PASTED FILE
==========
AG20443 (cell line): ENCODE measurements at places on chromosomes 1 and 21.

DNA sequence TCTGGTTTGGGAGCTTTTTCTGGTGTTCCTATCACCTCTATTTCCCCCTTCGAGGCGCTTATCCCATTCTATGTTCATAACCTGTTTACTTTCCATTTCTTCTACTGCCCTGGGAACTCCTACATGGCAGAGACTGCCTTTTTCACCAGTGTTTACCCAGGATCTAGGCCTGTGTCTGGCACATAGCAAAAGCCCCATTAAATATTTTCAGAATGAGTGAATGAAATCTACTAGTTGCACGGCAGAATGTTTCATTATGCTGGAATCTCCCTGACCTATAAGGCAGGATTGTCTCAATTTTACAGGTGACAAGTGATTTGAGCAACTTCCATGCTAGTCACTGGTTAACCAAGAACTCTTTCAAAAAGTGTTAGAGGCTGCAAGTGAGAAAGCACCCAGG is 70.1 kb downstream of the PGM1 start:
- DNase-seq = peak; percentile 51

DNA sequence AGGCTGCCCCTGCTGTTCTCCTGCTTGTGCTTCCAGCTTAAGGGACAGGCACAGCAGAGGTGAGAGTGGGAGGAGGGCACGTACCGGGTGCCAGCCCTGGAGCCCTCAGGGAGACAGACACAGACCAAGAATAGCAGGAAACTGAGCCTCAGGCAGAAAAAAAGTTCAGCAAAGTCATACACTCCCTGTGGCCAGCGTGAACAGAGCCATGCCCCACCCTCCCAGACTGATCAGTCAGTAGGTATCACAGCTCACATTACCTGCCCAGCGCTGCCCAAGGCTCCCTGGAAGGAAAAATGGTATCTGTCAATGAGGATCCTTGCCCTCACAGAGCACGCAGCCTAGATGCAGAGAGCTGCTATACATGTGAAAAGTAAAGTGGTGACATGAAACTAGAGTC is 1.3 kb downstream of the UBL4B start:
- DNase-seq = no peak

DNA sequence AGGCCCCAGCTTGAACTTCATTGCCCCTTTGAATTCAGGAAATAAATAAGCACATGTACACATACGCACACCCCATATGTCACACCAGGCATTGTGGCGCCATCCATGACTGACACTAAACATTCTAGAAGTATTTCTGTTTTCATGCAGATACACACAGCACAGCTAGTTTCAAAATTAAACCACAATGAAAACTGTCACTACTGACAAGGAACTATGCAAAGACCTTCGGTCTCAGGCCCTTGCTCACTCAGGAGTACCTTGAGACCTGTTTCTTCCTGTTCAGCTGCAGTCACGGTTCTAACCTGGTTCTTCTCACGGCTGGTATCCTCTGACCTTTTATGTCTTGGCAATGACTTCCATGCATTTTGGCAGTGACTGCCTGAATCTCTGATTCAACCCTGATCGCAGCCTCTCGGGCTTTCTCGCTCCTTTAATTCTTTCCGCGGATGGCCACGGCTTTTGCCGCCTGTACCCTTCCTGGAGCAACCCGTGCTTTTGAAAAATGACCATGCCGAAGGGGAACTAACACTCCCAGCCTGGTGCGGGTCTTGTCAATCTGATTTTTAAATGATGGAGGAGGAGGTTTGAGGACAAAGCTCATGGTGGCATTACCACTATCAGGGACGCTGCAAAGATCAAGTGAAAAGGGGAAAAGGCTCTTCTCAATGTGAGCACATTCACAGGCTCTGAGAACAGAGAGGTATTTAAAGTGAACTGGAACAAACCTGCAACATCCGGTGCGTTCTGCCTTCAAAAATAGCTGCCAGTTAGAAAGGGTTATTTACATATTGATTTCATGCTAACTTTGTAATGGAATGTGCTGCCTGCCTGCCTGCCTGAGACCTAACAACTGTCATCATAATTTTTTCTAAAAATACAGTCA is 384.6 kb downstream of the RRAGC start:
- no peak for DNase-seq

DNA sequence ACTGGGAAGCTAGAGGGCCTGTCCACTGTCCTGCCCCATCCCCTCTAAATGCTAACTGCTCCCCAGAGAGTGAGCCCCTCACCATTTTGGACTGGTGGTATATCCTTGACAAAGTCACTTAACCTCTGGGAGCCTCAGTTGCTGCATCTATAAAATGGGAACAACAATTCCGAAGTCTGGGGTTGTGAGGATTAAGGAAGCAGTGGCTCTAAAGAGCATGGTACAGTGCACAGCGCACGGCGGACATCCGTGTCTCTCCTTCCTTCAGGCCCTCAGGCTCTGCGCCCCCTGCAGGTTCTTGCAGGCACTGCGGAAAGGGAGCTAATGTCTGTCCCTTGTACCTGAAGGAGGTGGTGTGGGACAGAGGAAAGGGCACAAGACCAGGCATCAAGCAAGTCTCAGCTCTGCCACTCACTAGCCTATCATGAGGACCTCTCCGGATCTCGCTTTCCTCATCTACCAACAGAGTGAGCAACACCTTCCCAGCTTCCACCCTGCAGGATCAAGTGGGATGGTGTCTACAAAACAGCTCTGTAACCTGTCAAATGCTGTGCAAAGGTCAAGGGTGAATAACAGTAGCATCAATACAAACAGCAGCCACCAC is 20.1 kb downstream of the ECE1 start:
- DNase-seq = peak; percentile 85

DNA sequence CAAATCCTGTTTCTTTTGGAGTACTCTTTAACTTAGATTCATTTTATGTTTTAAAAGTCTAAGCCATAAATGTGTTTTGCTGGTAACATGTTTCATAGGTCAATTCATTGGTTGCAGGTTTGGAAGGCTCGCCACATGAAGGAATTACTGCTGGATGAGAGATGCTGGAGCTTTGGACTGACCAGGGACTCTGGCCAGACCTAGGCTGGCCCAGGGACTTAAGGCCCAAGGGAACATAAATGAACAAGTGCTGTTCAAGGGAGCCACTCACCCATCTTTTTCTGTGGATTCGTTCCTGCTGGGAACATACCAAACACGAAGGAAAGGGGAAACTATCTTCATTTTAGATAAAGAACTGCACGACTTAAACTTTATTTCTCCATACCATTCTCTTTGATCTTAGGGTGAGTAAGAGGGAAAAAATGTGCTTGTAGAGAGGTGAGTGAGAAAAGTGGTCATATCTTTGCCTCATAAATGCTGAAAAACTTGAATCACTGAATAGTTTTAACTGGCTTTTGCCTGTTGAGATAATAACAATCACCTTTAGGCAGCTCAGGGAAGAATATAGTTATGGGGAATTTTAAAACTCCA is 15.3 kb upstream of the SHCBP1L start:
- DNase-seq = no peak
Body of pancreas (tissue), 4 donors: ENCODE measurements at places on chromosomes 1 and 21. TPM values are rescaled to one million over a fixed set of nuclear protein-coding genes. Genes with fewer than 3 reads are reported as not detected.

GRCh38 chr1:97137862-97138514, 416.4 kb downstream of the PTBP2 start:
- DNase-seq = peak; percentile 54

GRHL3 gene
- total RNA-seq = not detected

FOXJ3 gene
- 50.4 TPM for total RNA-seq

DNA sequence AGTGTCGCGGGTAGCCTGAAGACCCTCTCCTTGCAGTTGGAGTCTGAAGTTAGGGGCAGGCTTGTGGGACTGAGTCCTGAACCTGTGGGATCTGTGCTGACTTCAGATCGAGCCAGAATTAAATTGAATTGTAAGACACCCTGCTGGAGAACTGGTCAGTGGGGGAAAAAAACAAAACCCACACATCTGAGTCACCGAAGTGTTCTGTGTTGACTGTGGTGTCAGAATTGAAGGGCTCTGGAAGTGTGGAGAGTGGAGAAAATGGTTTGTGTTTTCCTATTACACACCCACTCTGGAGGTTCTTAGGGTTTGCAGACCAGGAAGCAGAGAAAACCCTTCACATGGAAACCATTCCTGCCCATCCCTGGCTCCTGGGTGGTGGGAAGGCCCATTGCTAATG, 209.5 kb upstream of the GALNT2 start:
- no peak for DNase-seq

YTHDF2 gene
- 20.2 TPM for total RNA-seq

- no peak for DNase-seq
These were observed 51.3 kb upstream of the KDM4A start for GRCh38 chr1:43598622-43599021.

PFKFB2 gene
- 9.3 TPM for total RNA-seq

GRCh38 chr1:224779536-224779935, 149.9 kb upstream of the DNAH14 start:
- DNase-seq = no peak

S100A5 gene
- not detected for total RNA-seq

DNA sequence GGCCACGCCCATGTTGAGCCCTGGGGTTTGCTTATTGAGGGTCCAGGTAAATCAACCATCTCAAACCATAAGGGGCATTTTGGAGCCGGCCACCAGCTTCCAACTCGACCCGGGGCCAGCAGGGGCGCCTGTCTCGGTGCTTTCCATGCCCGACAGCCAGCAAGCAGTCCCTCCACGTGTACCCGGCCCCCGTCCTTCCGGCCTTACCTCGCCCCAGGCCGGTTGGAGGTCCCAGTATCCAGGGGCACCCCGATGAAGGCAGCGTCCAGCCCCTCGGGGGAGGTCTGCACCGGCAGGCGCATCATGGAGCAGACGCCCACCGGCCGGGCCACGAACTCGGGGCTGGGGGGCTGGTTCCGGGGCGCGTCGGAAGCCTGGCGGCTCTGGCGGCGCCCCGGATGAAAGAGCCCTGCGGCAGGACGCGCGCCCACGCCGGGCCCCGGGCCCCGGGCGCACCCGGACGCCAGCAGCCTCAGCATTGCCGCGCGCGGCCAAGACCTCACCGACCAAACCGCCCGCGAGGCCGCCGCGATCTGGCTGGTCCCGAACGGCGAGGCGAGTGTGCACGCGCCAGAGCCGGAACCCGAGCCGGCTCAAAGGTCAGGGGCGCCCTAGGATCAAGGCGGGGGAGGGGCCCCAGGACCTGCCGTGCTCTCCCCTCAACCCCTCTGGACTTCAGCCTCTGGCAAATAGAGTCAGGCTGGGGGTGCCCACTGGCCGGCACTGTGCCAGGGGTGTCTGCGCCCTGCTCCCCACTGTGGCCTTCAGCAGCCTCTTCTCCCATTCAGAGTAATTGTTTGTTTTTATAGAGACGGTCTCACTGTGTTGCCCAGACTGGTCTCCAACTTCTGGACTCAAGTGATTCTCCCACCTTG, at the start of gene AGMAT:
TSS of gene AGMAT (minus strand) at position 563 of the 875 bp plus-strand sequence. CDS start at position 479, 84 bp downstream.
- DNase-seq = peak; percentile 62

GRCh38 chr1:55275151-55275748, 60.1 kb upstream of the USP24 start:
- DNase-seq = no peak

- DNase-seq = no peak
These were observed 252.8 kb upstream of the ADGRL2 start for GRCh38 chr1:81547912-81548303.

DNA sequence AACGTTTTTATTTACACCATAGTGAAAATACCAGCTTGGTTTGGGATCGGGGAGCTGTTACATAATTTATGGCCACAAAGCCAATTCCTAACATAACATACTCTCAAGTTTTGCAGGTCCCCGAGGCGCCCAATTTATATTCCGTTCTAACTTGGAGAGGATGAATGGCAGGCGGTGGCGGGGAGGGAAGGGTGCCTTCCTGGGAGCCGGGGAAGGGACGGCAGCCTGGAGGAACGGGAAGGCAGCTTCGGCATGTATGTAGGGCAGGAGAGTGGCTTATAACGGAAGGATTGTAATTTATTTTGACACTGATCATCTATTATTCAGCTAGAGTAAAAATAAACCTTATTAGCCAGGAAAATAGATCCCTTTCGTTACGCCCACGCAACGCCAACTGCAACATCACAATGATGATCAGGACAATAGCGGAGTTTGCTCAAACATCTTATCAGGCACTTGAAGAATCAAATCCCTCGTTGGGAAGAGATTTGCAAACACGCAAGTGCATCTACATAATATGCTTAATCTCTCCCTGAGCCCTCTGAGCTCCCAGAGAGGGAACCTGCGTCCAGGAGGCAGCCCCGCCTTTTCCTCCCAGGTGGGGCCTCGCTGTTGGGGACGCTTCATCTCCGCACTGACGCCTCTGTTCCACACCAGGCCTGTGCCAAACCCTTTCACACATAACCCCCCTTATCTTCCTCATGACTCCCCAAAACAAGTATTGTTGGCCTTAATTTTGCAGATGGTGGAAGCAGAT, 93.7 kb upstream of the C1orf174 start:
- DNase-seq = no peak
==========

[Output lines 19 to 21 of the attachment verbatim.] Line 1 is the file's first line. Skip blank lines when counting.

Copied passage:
DNA sequence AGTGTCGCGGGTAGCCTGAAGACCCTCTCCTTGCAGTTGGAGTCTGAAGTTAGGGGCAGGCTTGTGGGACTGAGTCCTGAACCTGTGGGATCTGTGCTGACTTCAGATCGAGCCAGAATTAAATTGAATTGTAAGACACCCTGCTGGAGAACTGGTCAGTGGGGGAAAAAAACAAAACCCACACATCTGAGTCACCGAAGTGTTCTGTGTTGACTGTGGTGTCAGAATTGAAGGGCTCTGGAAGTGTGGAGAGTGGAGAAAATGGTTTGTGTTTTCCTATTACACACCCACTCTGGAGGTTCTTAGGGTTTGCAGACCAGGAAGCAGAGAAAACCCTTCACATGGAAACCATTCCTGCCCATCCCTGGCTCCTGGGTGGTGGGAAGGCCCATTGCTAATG, 209.5 kb upstream of the GALNT2 start:
- no peak for DNase-seq

YTHDF2 gene